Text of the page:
Many people have a “family of choice” as well as a “family of origin.” That is, friends with whom we are close, to whom we turn and on whom we rely, who function as family and who are sometimes as close or closer than our family of origin. Jesus does this, too. He expands family beyond biological ties as he calls his followers into new relationships (Mark 3:33-35).
Here, in John 19, Jesus invites two people into a new relationship of care. There is an Irish saying, "It is in the shelter of one another that we live.” Jesus invites his mother Mary and his friend John to shelter one another’s lives. A family of choice. Even on the cross Jesus is making family.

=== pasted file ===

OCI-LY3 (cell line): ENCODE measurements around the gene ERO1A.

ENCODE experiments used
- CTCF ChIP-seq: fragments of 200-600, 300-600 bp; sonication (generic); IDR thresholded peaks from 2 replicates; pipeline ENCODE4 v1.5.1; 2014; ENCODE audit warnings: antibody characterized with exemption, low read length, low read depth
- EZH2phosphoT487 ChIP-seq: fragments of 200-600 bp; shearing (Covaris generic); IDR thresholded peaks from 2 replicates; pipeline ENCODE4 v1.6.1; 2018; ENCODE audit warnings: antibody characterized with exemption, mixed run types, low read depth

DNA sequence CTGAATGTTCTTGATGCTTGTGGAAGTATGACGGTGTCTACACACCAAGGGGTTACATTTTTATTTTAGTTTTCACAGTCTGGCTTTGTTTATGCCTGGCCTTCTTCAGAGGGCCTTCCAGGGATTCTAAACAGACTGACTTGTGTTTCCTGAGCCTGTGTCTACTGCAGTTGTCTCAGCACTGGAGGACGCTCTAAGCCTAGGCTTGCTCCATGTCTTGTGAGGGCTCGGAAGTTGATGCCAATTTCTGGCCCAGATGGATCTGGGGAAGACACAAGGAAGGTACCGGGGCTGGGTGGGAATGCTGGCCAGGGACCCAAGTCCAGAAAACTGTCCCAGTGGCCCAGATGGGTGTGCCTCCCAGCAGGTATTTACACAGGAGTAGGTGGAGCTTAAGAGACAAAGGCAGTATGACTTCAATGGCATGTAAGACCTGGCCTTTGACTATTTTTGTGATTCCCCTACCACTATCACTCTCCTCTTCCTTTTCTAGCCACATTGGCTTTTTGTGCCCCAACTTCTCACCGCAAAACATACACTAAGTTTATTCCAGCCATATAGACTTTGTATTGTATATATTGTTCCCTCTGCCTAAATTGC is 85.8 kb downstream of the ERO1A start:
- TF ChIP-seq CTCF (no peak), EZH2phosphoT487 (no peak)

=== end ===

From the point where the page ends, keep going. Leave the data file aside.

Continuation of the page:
In the first few centuries of Christianity, early Christians used the language of family to describe themselves – brothers and sisters in Christ, mother or father in the faith, the household (oikos) of God. In fact, the larger Roman culture persecuted Christians for creating these new “families of choice.” This was seen as a threat to the traditional Roman family household.
I wonder if I, too, can respond to Jesus’ invitation and see all the possible families of choice in my life. This doesn’t mean I abandon my family of origin, people whom I cherish. However, Jesus – even from the cross! -- does invite me to expand my definition of family and the ways I shelter others’ lives and allow them to shelter mine.
Where do you see family in your life today?